Americans like to tour other countries. Sometimes we say that they have history all around them, but in America it is hard to find anything that is more than a few hundred years old. So we travel the rest of the world looking for really old stuff, stuff with real history. Of course the things we find are the great structures and works of architecture that have withstood the test of time: the pyramids, palaces, cathedrals, temples, fortresses, and castles.
In general, we don’t have those things in America. We think it is because we are not that old. The truth is age has little to do with it. It is about the structure of society and the concentration of power and wealth. Egypt does not have pyramids because it is old. Egypt has pyramids because it had a social structure that placed all power and wealth in the hands of a very few people. The rest of the country was enslaved and worked to accomplish the wishes of those at the top. It is estimated that tens of thousands of slaves worked to build the pyramids.
No one travels to Russia to see the great accomplishments of the communist system. No, they go to see the churches and palaces built during the time of the czars.
In Rome we see the great temples, forum, coliseum, aqueducts and fountains built by the thousands of slaves captured during the various military conquests. It is estimated that at one time there were ten slaves to every free man in Rome.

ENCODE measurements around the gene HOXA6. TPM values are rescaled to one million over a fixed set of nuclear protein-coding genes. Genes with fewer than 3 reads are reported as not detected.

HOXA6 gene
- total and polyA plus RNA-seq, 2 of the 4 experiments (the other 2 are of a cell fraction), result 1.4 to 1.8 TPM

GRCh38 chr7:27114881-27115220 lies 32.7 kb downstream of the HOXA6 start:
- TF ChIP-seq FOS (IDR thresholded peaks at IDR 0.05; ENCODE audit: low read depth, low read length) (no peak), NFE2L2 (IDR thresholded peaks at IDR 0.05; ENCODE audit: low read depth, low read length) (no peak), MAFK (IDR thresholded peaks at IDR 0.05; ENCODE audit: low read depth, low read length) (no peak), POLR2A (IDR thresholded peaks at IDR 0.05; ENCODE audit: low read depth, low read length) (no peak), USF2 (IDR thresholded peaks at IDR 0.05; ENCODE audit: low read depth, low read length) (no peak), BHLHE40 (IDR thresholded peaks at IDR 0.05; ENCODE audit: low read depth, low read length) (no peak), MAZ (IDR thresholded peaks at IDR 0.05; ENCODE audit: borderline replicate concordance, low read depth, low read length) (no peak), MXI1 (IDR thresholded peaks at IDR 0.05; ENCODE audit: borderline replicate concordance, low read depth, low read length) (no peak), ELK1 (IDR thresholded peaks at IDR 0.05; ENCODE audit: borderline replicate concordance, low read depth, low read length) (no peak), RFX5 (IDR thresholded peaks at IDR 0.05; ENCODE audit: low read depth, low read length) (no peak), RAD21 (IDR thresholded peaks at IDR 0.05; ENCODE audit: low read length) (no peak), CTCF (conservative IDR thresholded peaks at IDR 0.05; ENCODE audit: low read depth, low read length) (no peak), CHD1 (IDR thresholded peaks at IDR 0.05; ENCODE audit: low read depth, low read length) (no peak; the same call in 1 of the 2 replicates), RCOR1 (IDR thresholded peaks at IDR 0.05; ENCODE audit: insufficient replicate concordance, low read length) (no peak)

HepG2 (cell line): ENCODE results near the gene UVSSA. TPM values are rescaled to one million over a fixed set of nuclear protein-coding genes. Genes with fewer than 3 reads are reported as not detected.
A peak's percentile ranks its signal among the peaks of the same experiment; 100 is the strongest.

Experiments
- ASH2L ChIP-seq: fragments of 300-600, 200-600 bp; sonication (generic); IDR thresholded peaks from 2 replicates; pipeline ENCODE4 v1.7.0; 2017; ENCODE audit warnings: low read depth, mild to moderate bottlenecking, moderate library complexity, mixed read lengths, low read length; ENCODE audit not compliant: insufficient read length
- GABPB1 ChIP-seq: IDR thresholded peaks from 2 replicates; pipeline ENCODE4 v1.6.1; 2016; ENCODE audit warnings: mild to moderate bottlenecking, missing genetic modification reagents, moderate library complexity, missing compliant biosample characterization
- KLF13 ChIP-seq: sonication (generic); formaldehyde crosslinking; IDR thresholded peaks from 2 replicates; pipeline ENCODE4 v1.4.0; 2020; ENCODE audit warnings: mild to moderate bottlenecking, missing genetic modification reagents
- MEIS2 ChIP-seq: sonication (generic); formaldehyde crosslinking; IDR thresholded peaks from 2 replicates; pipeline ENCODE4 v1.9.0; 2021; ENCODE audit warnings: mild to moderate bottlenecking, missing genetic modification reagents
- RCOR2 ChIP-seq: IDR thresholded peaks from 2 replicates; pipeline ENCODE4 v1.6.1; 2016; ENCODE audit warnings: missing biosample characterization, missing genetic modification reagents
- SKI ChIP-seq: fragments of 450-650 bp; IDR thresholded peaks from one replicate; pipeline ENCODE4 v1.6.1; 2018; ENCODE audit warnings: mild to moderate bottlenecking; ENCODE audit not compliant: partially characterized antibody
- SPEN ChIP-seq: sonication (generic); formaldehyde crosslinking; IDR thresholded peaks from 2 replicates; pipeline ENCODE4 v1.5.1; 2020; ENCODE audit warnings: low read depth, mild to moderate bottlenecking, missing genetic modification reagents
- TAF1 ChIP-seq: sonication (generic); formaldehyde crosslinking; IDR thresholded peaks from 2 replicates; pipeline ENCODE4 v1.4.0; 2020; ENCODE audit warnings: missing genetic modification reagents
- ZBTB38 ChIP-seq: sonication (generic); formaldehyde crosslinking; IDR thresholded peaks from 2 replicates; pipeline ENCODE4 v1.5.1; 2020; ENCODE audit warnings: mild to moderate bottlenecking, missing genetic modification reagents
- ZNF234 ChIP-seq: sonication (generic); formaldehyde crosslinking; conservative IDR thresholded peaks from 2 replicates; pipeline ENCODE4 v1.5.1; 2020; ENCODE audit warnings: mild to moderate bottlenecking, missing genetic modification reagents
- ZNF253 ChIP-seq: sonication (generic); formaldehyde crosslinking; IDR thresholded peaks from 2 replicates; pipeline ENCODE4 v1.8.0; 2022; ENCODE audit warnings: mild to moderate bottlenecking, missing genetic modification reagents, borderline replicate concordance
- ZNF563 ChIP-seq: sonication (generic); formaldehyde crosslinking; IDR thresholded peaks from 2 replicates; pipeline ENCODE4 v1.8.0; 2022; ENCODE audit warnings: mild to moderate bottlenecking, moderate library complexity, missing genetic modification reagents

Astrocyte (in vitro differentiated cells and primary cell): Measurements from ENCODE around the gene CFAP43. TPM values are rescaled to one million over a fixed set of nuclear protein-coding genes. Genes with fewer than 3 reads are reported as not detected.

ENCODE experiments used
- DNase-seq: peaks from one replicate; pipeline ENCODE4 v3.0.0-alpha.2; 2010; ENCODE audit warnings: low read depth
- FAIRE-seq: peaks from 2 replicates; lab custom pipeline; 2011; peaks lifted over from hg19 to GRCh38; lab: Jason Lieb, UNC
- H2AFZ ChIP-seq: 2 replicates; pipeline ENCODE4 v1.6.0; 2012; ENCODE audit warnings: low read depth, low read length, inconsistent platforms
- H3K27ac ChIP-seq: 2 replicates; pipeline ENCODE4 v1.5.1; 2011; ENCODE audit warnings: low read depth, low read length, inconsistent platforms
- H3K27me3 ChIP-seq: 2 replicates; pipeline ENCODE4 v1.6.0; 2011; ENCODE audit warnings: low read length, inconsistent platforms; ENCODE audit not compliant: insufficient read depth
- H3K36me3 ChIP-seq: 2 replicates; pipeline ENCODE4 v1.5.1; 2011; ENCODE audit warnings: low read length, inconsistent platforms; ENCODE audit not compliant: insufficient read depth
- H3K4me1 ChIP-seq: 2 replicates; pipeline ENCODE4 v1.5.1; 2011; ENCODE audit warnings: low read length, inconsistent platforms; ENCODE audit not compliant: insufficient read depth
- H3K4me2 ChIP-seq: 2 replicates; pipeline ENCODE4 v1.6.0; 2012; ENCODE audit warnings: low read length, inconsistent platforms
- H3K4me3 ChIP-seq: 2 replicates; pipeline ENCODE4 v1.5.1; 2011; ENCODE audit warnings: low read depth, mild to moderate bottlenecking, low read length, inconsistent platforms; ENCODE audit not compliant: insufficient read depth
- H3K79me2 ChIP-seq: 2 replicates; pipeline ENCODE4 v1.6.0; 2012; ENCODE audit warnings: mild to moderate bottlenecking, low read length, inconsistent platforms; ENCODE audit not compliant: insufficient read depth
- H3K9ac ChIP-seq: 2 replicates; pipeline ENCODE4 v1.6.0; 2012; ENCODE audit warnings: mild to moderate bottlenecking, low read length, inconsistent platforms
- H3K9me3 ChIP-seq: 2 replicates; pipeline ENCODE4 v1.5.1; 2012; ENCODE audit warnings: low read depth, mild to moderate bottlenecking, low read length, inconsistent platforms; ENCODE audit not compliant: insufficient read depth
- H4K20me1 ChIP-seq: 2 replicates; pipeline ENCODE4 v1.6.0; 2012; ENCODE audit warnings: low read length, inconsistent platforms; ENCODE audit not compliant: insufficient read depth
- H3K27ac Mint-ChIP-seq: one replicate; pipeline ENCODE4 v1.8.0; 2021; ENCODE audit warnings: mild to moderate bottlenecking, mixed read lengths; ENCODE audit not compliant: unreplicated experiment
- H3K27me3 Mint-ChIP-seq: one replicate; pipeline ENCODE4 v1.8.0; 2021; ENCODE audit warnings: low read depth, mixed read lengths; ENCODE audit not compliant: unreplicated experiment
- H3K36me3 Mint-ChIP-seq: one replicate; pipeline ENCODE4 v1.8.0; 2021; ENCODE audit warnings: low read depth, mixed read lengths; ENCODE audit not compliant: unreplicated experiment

In France we see the ridiculously lavish, palaces and art collections of the Kings who taxed the peasants to near starvation.
At the Vatican you can see some great cathedrals and works of art paid for through abusive practices of paying indulgences.
As you travel from place to place the names change but the story is much the same. Wonderful architectural structures and beautiful collections of fine art all acquired because a few people had the power, wealth and control of public resources to lavish on themselves and their own interests. We don’t have those things in America not because we are not that old. We don’t have them because we have placed our focus on the freedom of opportunity for the common man. That is not to say that we don’t have some very wealthy people. We do, and they live some very lavish lifestyles. You can watch “lifestyles of the rich and famous” and see all kinds of wealthy Americans, but there is something radically different. We feel that these people earned their money, or at least we willingly bought their product of service. Somehow we don’t feel like they obtained their wealth through the oppression of others.
So there you have it. We admire these great structures, and art collections of history. We marvel at the great empires of the past that brought them into being. Then we create laws and social structures to guarantee that concentrations of wealth and power like that will never happen again.
It really is hypocritical tourism. We praise the accomplishments of oppressive empires of the past and condemn them in the present.
What kind of monuments will we build in our present day that will become the tourist attractions of the future? Will they be monuments of greed and oppression? Will they be monuments of individual expression, like the Watts Towers, Scotty’s Castle, or Salvation Mountain, that were built in the past, but new building codes will guarantee that type of individual expression never happens again. Maybe we will simply continue to admire the monuments of ancient history because we can no longer build them in the present.